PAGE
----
The MeatStick has no cables tied to it, so if there is a flare-up, you can quickly take the meat out of the smoker, put the fire out, and then place the meat back in the smoker.
Now that your smoker is ready, the fire is steady, you are ready to set up your MeatStick for a successful cook.
Insert the MeatStick into the brisket, making sure that the tip of the probe is in the center of the thickest part of the meat and the probe is all the way inside the meat.
Next, open up the app on your phone or tablet and create a new cook. You can choose one of the “beef” presets and edit the name of the cook and name it something cool; you will want to use this awesome preset later! You can choose one of the cooking presets on the MeatStick app or create your own.
After you have configured "the cook," you will want to use the alarm feature in the Meatstick app to eliminate the guesswork of when to wrap the brisket and when it is done. These are two critical intervals in the brisket's cooking process, and the MeatStick makes it easy to hit these targets every time.
Simply tap on “Adjust Temp Alerts” to edit the default alarm settings. Set the "Early Warning" alarm to 160 and set the “Target Warning” alarm to 195. Briskets typically begin to stall at about 165 degrees F, so by setting the alarm to 160, you will get ahead of the stall.
At 150 to 160 degrees Fahrenheit, the brisket's collagen breaks down and renders, making the meat juicy and tender. At this temperature zone is also when, well, it is time to wrap the brisket.
Once the “Early warning” alarm goes off, it's time to wrap the brisket in butcher paper or foil.
If you use foil, use heavy-duty non-stick aluminum, and if you use butcher paper, be sure to fold the edges over a couple of times so that no juices can escape.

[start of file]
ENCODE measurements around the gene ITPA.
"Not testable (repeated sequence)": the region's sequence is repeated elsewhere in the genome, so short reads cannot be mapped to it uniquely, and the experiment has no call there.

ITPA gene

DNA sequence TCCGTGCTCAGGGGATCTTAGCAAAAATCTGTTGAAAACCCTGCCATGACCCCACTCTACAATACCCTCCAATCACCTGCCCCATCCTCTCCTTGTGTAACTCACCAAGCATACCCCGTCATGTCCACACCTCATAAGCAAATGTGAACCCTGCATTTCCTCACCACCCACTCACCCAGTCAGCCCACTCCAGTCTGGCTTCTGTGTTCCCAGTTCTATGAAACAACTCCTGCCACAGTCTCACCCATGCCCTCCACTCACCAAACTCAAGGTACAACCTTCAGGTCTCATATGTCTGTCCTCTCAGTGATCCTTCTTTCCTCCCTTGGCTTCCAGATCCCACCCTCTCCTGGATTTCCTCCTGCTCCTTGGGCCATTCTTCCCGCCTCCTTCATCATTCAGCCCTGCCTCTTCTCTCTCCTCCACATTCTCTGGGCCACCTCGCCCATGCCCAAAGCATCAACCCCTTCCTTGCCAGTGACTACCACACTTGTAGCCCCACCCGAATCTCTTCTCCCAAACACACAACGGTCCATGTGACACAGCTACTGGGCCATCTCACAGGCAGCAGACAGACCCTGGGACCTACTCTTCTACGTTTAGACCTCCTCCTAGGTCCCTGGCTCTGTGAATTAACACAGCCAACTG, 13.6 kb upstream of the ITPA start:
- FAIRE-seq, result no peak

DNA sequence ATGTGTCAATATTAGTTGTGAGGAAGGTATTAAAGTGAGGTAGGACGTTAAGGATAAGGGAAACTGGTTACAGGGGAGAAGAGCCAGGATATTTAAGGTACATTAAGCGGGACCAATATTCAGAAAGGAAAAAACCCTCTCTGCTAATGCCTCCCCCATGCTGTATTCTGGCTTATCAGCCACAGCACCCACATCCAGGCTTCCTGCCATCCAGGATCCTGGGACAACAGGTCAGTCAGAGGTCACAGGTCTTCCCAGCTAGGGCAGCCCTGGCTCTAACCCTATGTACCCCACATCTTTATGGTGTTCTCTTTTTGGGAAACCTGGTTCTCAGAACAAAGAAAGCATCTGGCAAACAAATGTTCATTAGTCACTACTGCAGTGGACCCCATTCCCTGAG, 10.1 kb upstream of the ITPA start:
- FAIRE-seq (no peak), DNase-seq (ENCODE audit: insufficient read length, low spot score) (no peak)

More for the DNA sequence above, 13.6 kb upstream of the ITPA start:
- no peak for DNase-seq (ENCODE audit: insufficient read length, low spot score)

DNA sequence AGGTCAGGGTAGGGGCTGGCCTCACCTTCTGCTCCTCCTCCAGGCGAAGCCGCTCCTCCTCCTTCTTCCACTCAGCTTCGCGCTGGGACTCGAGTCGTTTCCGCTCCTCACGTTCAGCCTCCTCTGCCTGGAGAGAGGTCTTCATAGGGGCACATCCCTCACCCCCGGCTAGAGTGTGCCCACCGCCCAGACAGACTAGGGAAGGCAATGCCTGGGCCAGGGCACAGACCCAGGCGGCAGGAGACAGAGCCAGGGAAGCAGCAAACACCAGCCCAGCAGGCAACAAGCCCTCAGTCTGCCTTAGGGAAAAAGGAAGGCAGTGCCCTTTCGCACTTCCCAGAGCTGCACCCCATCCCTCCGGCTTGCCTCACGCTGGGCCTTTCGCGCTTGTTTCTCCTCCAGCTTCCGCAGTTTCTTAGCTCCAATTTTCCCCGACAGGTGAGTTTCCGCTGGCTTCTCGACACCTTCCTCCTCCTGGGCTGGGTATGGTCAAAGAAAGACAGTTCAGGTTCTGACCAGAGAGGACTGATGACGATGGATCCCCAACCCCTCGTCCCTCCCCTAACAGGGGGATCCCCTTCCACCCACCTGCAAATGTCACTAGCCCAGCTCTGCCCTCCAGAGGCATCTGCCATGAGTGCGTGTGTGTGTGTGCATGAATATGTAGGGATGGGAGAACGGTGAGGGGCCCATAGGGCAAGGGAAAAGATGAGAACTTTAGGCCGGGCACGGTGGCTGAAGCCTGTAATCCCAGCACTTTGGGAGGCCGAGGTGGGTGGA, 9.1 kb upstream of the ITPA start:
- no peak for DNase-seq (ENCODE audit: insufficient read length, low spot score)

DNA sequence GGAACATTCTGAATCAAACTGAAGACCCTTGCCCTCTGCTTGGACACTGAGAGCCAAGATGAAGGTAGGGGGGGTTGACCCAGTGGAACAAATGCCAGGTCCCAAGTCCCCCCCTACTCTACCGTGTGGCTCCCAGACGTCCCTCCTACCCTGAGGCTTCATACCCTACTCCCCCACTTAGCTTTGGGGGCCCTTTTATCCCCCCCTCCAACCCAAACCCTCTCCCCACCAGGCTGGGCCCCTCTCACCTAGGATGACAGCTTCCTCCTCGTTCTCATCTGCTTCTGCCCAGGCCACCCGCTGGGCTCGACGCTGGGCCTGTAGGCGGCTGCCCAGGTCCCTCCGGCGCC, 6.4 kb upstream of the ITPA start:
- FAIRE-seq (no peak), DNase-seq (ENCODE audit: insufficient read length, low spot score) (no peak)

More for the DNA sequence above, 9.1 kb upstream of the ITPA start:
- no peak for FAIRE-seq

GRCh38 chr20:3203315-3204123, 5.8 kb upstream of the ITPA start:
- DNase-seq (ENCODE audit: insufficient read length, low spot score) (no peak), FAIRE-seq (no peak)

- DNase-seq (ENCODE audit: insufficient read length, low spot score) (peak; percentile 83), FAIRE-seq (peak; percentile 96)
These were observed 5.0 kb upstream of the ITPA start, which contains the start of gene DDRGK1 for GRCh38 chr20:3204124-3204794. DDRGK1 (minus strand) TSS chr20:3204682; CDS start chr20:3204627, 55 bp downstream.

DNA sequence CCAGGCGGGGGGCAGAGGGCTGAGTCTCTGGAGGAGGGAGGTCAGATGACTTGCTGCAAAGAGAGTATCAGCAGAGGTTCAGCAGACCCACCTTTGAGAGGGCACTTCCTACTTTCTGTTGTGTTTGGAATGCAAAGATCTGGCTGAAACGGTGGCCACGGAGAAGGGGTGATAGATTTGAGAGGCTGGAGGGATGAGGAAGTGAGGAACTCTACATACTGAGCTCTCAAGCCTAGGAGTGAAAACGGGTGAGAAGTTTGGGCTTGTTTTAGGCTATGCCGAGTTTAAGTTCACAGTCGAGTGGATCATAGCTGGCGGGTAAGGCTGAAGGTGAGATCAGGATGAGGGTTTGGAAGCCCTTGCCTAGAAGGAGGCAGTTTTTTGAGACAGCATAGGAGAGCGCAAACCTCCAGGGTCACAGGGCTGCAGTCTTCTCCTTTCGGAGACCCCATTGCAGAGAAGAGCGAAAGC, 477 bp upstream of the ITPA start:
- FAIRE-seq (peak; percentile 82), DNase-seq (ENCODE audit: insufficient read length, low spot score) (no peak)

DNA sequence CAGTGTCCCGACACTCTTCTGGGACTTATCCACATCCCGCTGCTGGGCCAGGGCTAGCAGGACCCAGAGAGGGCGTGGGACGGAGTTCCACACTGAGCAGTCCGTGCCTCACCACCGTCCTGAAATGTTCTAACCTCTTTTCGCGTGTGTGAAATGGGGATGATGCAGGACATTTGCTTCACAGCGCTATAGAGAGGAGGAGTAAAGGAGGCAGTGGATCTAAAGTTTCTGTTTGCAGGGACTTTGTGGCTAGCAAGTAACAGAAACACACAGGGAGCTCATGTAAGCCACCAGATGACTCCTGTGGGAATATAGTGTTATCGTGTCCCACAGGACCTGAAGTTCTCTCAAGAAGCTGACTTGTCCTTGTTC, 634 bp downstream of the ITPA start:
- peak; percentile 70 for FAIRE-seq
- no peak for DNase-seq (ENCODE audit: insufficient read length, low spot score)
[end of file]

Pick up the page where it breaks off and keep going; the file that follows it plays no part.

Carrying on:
Place the brisket back in the smoker, ensuring that it is on the opposite side of the heat source.
You want to continue cooking the brisket until your “Target” alarm goes off, signifying that it has reached 195 degrees Fahrenheit and is ready to be taken out of the smoker. While the brisket rests, the temperature will keep climbing to about 200 degrees. The MeatStick battery lasts up to 24 hours so it is ok to leave the stick in the brisket to keep an eye on its temperature.
Place the brisket on a cutting board and let it rest for 30 to 45 minutes before slicing into it.
Slicing it too early will cause all the juices to run out, making for dry, overcooked meat. Letting it rest allows the juices to redistribute back into the meat, making for a more tender, juicy brisket.
After letting the brisket rest, it is finally time to slice and serve it. Start by slicing against the meat's grain for more tender slices of brisket.
If you find that your slices are a little tough, try slicing them with the grain. Serve the brisket with your favorite barbecue sauce, some freshly made coleslaw, mac and cheese, and some baked beans. Yum! If you find that your slices are a little tough, try slicing them with the grain.
Smoking a brisket can be a daunting task, but if you follow these tips, you'll be able to smoke a perfect brisket like a pro. Using the technology offered by MeatStick is an easy way to get constant results every time. Make sure your smoker is set up correctly, and use the technology and automation of the MeatStick to accurately predict the stall, when to wrap the brisket and when it is done.Using the technology offered by MeatStick is an easy way to get consistent and repeatable results, every time.
The autonomous monitoring offered by The MeatStick eliminates guesswork and is key here. Having to constantly check the meat to see when it is ready to wrap, relying on an instant-read thermometer, means you may get lucky and get ahead of the stall, or you can be unlucky and warp the brisket too late. The same is true when it comes to knowing when it is time to remove the brisket from the smoker. Using wireless and smart thermometers is a smart strategy for getting consistent results every time.